November 04, 2015 by Clay Williams
It is an annual tradition for my family to go to the mall in the fall and purchase our annual season ski passes. We get our pictures taken (and I have kept our passes for every year – they show the children growing up and, unfortunately, my wife and I getting old), and I sign a waiver.
In fact, I sign it several times and initial it a few times as well.
Doing so this year made me think what a great blog topic waivers would be. When you sign a waiver, what are you actually signing? Would it hold up in Court?
When you are presented with a waiver you are signing away your right to sue the operator and its employees for negligence. So you can’t sue even though you might have been grievously injured by the actions of an operator who was clearly not acting in a professional manner. Waivers are enforceable and are almost always upheld by the Courts.
Some real life examples of where waivers were upheld by the Courts are:
1) A zip line operator who told a person to go, when a person was stopped on the same line resulting in a collision.
2) A ski hill employee who ran a skier over with a snowmobile.
3) A skier who was run over by a chairlift when the lift attendant failed to press the stop button.
In the above cases, people were injured by mistakes made by employees. However, the operators were able to avoid responsibility because they had secured the injured party’s signature on a waiver.
A Court will look at the following factors to determine if it will allow an operator to avoid responsibility by relying on a waiver:
1) Does the clause apply to the liability?
Older waivers attempted to list every way a person could be hurt. However, the case law is now clear that Courts will enforce even a generally worded waiver.
2) Is the Clause Unconscionable
It is now settled law that it is not unconscionable to require a participant in a risky sporting or adventure activity to sign a waiver.
There is a line of cases where Courts have required an operator to bring the waiver to the attention of the person signing. Courts generally do not like waivers that are buried in fine print. For instance: a liability waiver that was contained in what looked like a team roster for a baseball tournament was not upheld.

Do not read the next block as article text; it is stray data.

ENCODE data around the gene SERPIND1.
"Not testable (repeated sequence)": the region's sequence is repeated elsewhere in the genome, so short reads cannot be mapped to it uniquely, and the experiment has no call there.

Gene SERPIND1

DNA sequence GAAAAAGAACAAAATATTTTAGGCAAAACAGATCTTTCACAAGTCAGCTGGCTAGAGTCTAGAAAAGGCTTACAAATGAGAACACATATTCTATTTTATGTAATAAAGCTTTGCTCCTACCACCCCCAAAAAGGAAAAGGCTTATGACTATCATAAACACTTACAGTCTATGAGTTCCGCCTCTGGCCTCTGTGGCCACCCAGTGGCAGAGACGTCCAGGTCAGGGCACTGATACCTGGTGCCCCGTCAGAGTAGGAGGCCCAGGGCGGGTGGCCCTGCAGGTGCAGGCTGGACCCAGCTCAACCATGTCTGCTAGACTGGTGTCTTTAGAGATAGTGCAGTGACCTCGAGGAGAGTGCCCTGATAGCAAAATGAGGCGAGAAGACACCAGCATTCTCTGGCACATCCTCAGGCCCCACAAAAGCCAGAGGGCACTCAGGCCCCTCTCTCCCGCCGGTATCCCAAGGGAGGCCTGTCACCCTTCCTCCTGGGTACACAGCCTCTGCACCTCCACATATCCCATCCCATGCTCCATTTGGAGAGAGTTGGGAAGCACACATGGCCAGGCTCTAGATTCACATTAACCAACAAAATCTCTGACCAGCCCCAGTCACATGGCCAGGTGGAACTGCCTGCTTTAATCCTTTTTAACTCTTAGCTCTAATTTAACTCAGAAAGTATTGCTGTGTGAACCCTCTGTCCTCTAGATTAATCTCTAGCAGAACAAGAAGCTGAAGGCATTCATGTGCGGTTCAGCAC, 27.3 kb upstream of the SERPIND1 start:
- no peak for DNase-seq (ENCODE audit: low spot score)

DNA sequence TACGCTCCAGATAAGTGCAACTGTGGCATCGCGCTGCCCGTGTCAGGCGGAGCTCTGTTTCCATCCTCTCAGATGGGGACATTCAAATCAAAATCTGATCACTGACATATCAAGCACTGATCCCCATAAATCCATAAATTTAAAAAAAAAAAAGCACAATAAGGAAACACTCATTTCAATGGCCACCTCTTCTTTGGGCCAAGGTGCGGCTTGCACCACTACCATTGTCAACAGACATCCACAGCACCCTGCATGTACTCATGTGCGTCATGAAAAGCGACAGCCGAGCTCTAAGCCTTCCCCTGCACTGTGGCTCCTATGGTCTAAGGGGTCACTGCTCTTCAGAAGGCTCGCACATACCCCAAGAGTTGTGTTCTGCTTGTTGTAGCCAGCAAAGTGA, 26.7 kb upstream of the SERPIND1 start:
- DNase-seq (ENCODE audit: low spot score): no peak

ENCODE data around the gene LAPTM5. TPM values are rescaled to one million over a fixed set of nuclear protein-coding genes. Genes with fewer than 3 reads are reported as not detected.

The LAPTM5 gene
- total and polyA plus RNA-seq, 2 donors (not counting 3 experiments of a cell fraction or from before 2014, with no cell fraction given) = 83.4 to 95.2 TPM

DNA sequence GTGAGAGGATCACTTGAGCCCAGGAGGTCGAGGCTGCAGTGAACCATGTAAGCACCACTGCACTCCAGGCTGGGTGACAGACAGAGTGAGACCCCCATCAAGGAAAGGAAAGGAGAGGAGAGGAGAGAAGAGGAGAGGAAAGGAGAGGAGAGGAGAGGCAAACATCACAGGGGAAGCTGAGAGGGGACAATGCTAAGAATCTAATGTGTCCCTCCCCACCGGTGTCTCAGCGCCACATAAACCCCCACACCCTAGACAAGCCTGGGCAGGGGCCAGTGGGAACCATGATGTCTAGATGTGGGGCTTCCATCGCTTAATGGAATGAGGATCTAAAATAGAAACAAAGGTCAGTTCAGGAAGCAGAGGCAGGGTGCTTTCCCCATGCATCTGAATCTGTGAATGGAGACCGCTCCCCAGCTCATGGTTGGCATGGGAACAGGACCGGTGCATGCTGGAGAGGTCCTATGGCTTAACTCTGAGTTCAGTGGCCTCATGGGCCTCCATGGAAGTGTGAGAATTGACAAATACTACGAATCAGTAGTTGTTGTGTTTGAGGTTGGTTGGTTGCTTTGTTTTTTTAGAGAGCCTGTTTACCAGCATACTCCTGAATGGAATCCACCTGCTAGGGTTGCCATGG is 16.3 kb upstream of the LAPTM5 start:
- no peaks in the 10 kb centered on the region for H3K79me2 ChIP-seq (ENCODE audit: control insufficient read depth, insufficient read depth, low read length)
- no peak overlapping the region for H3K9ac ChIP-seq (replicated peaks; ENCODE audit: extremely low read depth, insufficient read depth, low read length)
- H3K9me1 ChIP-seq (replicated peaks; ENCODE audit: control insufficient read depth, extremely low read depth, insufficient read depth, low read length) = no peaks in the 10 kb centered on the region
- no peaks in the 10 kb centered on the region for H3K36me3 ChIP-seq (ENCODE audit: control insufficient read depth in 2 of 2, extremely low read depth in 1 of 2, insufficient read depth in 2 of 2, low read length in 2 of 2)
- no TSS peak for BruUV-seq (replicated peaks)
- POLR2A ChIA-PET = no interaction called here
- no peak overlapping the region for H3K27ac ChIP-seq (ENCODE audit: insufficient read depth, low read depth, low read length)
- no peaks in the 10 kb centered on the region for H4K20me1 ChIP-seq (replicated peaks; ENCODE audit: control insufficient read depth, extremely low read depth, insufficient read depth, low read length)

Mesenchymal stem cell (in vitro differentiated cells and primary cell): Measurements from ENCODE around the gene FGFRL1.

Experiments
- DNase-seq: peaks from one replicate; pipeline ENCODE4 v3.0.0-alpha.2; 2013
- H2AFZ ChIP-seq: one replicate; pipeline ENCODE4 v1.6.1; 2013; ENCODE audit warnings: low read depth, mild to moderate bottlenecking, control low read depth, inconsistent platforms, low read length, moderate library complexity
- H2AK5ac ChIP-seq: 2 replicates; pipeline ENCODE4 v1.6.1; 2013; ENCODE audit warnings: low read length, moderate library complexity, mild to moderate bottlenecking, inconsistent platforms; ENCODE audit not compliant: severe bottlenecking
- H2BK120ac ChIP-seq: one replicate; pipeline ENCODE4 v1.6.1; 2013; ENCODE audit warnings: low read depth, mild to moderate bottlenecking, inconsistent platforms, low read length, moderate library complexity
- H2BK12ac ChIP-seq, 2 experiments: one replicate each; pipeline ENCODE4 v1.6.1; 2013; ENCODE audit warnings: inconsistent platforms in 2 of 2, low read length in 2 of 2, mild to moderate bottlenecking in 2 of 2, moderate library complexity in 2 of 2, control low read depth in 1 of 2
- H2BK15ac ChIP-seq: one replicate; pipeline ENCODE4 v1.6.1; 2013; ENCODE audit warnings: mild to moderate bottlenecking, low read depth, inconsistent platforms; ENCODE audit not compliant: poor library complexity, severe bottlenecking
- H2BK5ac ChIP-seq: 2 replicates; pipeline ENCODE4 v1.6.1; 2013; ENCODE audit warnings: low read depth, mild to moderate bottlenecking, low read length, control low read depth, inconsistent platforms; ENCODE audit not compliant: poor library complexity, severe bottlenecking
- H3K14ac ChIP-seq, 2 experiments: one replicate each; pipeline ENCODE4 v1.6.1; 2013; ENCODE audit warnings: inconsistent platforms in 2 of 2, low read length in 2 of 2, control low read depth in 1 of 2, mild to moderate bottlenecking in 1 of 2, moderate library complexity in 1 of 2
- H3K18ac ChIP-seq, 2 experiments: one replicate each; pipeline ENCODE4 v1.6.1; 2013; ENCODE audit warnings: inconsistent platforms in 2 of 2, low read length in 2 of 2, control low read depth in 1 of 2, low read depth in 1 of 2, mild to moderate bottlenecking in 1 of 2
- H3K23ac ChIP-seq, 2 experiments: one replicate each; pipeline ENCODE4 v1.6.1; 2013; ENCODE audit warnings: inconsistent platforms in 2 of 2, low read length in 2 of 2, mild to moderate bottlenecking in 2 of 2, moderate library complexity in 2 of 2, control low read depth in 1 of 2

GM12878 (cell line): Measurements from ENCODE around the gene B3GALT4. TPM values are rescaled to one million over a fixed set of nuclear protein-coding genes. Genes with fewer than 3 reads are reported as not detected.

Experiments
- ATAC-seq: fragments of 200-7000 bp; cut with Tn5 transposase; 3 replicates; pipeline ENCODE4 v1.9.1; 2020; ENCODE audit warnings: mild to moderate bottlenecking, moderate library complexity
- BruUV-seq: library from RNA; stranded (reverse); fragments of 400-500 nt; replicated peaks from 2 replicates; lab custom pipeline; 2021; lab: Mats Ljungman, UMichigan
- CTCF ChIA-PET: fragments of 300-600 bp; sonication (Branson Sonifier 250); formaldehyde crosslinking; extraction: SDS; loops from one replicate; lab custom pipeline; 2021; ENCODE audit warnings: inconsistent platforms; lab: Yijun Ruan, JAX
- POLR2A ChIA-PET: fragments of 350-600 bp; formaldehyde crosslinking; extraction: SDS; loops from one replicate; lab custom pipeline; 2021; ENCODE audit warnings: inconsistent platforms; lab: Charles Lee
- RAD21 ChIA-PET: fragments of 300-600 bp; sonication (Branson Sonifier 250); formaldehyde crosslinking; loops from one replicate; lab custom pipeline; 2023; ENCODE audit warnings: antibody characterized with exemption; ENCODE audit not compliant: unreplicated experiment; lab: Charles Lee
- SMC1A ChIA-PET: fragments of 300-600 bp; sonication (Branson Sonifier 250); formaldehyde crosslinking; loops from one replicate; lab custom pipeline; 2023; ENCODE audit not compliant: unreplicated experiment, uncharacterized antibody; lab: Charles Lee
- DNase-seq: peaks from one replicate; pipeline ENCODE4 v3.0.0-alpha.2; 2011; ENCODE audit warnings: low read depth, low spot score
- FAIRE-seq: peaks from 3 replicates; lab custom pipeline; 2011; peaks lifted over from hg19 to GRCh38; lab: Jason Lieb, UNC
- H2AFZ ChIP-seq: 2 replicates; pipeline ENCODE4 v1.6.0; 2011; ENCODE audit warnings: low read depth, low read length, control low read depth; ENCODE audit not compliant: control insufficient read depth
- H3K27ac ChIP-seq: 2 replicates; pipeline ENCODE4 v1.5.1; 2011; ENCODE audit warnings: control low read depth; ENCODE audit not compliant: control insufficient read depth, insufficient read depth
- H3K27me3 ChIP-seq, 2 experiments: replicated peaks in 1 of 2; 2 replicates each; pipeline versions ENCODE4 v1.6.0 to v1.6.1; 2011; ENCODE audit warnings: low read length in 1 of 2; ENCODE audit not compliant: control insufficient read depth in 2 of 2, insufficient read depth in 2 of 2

Most operators do a very good job of bringing to your attention that you are signing a waiver. When I signed the waiver to get my ski pass, the waiver was headed in large, bold letters: Release of Liability, Waiver of Claims, Assumption of Risks, and Indemnity Agreement. By signing this document, you will waive certain legal rights, including your right to sue. And it was bordered in yellow and orange, and there were signs notifying me that I was signing a waiver. It would be a difficult argument for me to say I did not know what I was signing.
3) Is the Clause against Public Policy?
The Courts have now settled that waivers are generally not against Public Policy.
The Courts have given the hypothetical example of not allowing an operator to rely on a waiver due to Public Policy in a case where a company might know, or be reckless about, providing a service which injures someone meaning to rely on a waiver. However, no case has met that criteria as of yet.
If you are like me, you sign several waivers every year. The important point to take away is that the waiver will almost certainly be upheld and you will not be able to sue.
Waivers have been described as necessary. Many businesses are so risky, like white water rafting and parachuting, that it has been thought it would be unlikely they could operate without the protection offered by a waiver. However, it is cold comfort to a grievously injured person, who may have lost her ability to earn an income, when she finds she cannot sue, that the waiver has allowed the company to continue to operate.
One of the things I find interesting about waivers is that they interfere with the corrective function of a successful lawsuit in negligence. A company found to be negligent and ordered to pay money to an injured party will change how they operate so that they do not have to pay again. A waiver potentially operates to remove that force.
Another thing I find interesting, is that if an injured party is able to sue a negligent operator who injured her, the measure of damages is that sum of money that makes her whole (so much as money can do so). So, if a person cannot work because of her injuries, she may recoup her loss from the negligent actor. A waiver removes her ability to do so and potentially forces her into the social safety nets, which we all pay for. Is that fair?
The Province typically recoups its Health Care Costs in an action against a negligent actor. A waiver removes the Province’s ability to do so, which again means we all pay when a private operator is negligent. Again, is that fair?
Like most people, I just want to go skiing. I sure hope I don’t get run over by a chairlift though.